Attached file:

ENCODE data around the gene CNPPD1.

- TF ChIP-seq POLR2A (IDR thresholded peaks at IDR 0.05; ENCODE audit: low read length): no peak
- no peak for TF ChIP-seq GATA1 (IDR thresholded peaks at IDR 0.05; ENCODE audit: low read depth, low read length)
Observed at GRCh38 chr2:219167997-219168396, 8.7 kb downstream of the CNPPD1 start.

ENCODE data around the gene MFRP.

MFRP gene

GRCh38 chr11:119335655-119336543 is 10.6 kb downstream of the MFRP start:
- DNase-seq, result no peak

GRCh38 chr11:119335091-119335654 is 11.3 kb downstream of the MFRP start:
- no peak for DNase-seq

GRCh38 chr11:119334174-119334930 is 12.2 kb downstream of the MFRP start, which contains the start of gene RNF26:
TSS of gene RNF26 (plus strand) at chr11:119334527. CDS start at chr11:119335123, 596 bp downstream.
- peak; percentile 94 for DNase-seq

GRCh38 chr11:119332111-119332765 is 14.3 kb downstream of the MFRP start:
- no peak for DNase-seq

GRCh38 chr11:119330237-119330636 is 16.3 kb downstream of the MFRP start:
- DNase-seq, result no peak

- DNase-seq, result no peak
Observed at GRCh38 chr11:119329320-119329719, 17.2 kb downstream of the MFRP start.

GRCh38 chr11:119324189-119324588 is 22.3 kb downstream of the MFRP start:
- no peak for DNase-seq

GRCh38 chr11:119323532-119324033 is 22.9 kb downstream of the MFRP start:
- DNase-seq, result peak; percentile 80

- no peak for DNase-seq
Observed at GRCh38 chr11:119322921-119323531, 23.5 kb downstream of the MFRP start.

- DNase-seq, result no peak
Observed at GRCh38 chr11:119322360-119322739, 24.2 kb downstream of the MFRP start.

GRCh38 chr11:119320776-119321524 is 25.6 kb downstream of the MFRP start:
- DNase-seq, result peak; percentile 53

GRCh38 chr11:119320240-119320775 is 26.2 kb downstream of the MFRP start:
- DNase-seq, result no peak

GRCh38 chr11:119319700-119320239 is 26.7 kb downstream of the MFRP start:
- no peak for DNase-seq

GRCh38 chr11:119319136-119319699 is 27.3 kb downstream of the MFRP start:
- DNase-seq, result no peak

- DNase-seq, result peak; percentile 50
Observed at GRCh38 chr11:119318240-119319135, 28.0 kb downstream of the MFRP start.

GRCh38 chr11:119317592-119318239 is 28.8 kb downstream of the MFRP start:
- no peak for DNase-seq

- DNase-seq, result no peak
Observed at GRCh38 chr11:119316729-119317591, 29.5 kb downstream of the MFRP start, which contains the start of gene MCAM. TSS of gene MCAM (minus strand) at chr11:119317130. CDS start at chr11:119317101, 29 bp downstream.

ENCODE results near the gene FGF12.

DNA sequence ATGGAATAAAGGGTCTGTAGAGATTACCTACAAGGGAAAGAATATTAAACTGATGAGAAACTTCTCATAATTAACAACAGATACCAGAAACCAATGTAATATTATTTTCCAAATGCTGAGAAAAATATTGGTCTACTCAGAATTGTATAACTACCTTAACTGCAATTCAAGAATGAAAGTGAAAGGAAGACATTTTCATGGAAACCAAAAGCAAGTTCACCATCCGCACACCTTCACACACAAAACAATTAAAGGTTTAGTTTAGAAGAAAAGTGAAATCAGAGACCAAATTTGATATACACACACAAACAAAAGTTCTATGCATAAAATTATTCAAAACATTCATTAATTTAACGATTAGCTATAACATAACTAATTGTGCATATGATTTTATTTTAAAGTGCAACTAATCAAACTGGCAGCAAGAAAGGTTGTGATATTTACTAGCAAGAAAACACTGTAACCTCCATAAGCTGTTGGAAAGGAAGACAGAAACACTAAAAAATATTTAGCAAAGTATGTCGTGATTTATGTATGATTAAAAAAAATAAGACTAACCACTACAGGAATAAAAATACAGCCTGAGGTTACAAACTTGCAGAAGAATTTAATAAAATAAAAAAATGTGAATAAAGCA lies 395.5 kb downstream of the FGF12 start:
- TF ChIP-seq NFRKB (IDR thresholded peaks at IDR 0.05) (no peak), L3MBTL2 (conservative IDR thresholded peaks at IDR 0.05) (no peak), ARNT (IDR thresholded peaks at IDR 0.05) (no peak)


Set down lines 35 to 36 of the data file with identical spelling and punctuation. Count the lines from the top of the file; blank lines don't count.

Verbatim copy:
- DNase-seq, result no peak

- DNase-seq, result peak; percentile 50